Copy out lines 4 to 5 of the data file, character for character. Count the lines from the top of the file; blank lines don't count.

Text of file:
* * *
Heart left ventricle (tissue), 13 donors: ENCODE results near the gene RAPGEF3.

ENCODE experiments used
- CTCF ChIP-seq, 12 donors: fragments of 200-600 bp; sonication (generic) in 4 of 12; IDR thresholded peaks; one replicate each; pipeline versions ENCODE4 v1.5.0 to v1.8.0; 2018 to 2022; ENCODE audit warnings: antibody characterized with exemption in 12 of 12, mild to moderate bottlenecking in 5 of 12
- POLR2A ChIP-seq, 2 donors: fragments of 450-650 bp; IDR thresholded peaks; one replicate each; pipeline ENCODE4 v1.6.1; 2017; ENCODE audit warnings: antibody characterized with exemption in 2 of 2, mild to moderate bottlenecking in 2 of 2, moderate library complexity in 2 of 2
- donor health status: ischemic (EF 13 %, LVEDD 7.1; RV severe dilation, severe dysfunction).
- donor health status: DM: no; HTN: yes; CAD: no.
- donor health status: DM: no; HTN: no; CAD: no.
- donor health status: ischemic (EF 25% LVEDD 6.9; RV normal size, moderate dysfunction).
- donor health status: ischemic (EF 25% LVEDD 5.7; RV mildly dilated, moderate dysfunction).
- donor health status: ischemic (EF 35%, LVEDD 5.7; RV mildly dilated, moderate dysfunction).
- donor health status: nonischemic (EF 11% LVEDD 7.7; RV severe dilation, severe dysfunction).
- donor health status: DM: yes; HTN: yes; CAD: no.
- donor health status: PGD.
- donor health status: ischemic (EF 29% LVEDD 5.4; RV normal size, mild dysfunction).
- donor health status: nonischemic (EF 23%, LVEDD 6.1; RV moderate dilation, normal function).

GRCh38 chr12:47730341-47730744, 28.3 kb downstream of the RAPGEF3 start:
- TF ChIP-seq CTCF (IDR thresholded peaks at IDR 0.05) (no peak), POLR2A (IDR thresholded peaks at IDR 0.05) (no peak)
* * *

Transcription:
- POLR2A ChIP-seq, 2 donors: fragments of 450-650 bp; IDR thresholded peaks; one replicate each; pipeline ENCODE4 v1.6.1; 2017; ENCODE audit warnings: antibody characterized with exemption in 2 of 2, mild to moderate bottlenecking in 2 of 2, moderate library complexity in 2 of 2
- donor health status: ischemic (EF 13 %, LVEDD 7.1; RV severe dilation, severe dysfunction).